Work (preferably in a field related or somewhat related to your major)
When you graduate college and set out, resume in hand, into the workforce you’ll find interviewers wanting to know about your work experience- any work experience. The ideal is of course to work in something related to your major so that you can build connections and a familiarity with industry culture and lingo, but that’s not completely necessary. I worked as a waitress during my college days and while it was not applicable to my career aspirations I was able to communicate some transferable skills during interviews (showing up on time, ability to learn in a fast-paced environment, a customer-service oriented attitude). The point is, even if you’re lucky enough to not have to work while in college, do something to build your resume and future interview talking points. It may even be volunteer work or a leadership position within a student organization on campus.
Take an introduction to economics class
Although I didn’t major in Economics I did take many economics classes (in both undergrad and in graduate school). It will revolutionize the way you look at the world. I use the principles and theories I learned in those classes in almost every facet of my life today- from my personal relationships, to house training my dog, to understanding local taxes.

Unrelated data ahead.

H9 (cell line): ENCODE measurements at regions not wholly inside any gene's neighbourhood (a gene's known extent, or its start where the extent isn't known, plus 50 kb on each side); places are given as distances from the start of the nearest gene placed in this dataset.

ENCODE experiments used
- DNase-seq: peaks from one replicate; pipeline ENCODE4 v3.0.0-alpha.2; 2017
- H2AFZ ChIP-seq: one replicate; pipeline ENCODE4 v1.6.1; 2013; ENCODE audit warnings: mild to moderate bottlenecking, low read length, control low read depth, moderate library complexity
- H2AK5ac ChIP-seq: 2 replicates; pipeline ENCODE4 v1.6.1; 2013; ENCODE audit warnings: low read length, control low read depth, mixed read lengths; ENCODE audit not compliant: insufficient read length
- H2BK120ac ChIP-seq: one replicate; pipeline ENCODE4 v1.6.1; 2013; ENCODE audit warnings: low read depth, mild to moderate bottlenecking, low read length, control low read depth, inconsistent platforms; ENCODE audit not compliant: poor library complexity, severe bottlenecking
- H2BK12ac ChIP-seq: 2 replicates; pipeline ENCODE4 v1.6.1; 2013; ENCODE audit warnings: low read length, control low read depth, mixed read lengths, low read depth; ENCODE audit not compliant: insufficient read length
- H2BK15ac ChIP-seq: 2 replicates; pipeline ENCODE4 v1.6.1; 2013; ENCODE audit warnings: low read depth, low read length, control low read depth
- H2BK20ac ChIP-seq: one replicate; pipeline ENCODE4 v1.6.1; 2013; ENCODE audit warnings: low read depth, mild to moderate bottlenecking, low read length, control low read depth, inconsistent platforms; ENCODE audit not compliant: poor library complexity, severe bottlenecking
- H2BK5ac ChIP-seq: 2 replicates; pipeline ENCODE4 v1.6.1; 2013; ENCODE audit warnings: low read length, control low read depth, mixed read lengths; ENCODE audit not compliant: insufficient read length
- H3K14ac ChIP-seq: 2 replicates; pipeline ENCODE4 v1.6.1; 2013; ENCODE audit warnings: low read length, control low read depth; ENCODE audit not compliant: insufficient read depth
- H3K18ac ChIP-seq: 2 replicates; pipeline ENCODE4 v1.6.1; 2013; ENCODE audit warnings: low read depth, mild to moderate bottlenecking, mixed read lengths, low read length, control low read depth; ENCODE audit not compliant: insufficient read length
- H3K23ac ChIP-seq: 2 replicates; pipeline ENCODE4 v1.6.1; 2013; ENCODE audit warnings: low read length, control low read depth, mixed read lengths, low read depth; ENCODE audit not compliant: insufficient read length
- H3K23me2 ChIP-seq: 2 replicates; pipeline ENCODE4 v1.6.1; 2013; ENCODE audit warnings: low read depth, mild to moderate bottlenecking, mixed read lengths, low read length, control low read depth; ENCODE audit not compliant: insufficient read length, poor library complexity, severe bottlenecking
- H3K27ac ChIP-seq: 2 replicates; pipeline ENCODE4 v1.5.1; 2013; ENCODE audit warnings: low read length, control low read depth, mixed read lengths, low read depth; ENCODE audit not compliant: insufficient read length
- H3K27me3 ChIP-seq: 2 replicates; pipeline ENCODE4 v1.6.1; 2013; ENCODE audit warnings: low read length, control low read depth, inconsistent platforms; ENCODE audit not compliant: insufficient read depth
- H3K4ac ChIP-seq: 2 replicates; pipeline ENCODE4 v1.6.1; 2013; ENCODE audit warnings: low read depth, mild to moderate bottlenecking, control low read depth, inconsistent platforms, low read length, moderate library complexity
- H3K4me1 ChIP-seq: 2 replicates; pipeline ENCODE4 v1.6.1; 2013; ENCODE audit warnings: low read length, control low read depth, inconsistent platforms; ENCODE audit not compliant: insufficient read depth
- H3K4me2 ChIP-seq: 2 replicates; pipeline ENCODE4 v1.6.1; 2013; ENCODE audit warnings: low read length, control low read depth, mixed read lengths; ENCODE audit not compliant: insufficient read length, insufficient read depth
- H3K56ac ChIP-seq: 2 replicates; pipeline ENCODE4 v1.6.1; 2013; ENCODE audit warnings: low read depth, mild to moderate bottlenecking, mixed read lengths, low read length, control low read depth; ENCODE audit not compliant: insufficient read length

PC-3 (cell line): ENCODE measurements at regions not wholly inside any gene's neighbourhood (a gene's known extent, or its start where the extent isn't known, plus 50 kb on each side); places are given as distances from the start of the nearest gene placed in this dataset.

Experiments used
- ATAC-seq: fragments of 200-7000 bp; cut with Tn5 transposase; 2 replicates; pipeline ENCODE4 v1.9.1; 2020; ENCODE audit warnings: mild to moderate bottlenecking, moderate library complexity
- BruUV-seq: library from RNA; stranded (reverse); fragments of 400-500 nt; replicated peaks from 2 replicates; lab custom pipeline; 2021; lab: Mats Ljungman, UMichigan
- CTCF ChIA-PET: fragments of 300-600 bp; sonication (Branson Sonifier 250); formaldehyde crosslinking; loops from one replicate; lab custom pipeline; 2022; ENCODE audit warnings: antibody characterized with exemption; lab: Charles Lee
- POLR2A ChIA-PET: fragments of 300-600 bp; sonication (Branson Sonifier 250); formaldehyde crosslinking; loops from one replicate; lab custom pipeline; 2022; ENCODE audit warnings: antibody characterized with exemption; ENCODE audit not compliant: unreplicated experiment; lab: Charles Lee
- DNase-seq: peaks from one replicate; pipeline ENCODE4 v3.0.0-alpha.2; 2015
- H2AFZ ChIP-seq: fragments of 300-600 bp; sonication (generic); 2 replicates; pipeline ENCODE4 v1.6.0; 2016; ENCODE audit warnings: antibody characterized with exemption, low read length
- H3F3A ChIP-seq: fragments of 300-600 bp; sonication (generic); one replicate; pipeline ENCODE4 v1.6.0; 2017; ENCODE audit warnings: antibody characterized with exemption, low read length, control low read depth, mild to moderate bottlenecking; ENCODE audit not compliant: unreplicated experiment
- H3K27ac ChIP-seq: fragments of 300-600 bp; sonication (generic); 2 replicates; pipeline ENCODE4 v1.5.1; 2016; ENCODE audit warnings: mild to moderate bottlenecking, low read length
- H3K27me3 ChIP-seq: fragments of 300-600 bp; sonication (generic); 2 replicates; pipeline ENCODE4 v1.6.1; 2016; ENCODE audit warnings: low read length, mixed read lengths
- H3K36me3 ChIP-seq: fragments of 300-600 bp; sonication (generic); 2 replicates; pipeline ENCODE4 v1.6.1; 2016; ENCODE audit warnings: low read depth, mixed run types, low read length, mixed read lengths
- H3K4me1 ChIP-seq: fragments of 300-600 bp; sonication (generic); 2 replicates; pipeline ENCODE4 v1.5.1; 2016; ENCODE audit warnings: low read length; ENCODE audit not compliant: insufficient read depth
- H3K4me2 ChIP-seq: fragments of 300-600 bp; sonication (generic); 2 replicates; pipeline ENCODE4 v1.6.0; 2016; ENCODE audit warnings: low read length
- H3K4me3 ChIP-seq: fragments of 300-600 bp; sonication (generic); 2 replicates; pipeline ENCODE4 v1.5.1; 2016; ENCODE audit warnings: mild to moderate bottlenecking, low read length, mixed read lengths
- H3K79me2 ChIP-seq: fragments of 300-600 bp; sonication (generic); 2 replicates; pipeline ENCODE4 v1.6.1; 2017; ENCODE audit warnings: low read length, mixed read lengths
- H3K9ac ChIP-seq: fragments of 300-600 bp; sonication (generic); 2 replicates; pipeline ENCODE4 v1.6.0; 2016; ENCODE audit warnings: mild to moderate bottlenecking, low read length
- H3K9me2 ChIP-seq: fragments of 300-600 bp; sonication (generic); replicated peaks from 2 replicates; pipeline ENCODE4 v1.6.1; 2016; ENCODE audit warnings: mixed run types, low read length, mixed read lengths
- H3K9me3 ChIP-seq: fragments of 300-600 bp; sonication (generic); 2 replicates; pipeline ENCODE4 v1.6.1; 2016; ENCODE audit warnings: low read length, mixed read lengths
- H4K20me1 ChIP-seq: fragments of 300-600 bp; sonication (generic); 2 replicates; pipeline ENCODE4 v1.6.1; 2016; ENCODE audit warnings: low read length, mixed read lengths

And if I might add a few others (if you have time beyond taking the introduction to economics course), take a basic statistics course for it will make you a wise consumer and keen observer of the news; an American or World History course for it will lend context to many of the day’s current events; and a basic finance course for it will make you an efficient steward of your money and shrewd investor.
Get to know at least 1 or 2 of your professors really well
Although I enjoyed a good number of my professors and learned a great deal in many of their classes, I was content to remain a number and name throughout college. I failed to develop really personal, intellectually-engaging relationships with my professors and I have always regretted it. From a practical perspective it made securing genuine letters of recommendation for graduate school difficult. But on a much more meaningful level, I feel that I probably missed out on learning more broadly and deeply about particular subjects.
Attempt to make interdisciplinary connections
When I was an undergraduate, I failed to grasp the greater connections between many of the disparate courses I took. Many of you may be lucky enough to have interdisciplinary courses and you should relish those. But for those of you who do not have access to interdisciplinary courses, seek out on your time the wider and deeper connections between the various disciplines you are exposed to. Your learning will be richer and your world view broader if you do so.
What about you? What advice would you give to the incoming class of 2013?